Kliptown Youth Program Empowers Soweto’s Poorest Students


SEATTLE — Growing up in a one-room shack in the Soweto suburb outside Johannesburg, Thulani Madondo aspired to be an example of success in his community. He was ardent about the value of education, but his mother could not afford supplies for him or his seven siblings. As a result, Madondo financed his own studies by washing cars, guiding tours and stocking shelves, becoming the first in his family to finish university.

Unfortunately, most of the children in Soweto do not have this kind of happy ending. Soweto has 80 percent unemployment. Inspired by a desire to change the outlook for his community, Madondo co-founded the Kliptown Youth Program in 2007 and is now living out that dream.

The Kliptown Youth Program educates children in a smaller region within Soweto, known as Kliptown. The organization began with the primary mission of tutoring students in order to prepare them to take matriculation exams needed to enter college and has since expanded to include any student aged from six to 20.


Six days a week, kids arrive at 7 a.m. for a full school day which includes two meals for those without food. At 2 p.m. they participate in extracurricular activities ranging from soccer leagues or a world-travelling band to a ‘roots and shoots’ program about gardening and food hygiene. Finally, at 4 p.m. students return for homework, tutoring, and computer literacy training.

Madondo believes that offering a variety of activities instills the hope and talent to be successful after graduation. Many children have found personal hobbies in the new computer lab and the growing library collection. Furthermore, the organization brings in networking professionals to assist students who wish to enter the workforce or give back to their communities in other ways.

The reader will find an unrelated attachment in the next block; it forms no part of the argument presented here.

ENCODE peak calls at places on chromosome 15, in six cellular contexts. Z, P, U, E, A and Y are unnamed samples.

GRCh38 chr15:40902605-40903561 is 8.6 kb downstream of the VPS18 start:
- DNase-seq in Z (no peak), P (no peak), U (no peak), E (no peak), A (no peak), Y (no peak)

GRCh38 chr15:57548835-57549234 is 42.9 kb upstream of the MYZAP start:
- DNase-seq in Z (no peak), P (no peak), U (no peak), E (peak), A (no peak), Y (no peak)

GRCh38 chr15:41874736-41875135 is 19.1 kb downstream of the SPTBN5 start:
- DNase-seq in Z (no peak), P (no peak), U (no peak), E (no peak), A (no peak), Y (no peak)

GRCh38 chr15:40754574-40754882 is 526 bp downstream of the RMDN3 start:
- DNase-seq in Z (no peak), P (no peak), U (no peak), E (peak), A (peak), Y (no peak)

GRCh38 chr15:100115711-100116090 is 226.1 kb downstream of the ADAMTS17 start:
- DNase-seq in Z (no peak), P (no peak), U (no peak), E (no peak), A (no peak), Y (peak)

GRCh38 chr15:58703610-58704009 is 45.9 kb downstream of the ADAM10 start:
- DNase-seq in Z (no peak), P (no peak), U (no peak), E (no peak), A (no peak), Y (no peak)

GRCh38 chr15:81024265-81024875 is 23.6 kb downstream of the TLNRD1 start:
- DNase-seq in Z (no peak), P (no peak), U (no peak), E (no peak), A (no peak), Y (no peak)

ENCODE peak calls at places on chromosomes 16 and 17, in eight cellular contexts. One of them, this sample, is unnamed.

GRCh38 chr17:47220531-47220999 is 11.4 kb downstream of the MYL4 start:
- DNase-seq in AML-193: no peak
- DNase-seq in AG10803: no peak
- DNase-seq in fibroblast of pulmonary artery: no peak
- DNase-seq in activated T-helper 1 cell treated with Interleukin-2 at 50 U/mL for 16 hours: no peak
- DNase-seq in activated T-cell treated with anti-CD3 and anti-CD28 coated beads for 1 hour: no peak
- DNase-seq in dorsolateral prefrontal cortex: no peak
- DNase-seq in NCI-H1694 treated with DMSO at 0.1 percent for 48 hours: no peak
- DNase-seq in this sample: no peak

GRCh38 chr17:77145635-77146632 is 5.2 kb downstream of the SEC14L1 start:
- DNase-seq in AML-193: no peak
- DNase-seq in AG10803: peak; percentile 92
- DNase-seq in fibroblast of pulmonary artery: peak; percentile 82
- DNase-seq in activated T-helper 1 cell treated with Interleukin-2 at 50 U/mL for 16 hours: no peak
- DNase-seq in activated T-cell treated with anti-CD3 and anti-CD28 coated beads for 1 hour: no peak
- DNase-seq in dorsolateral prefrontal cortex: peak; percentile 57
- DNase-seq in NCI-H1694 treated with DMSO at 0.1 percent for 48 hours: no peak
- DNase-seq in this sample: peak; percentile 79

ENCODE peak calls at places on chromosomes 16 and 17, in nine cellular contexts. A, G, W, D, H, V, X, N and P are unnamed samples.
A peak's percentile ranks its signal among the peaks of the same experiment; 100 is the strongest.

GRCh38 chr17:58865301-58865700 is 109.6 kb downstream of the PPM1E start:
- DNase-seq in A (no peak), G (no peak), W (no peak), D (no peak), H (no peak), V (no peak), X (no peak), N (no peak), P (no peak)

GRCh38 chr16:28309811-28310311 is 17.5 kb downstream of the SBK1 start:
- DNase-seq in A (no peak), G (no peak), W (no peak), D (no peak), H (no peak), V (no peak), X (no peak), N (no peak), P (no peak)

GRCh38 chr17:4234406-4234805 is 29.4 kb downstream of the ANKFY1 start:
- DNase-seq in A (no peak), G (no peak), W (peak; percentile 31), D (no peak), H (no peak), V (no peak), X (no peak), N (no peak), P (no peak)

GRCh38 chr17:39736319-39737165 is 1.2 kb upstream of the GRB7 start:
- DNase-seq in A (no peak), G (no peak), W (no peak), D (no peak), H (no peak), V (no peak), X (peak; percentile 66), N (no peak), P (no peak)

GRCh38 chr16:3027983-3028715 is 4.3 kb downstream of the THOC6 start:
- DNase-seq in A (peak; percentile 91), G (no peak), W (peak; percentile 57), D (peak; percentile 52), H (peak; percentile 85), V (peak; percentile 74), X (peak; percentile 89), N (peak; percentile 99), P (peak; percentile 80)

Uniforms, books, and the range of activities offered at Kliptown amount to about $700 per student every year. However, Madondo is committed to providing all of these services for free on the condition that students agree to a mandatory attendance policy. The initiative remains funded entirely by donation and has occasionally arranged small university scholarships for desperate children hoping to enroll in college.

To date, the Kliptown Youth Program has helped about 430 students, boasting 23 alumni who have since graduated from local universities. An additional 97 have moved on to apprenticeships, while a few dozen others rejoined the project staff as teachers for new students.

Hoping to help his organization with future growth, Madondo is pursuing education once again at Harvard University studying Nonprofit Management. In Kliptown alone, thousands of children await the opportunity to be able to join the program and access all that education has to offer.

Zack Machuga

Photo: Flickr


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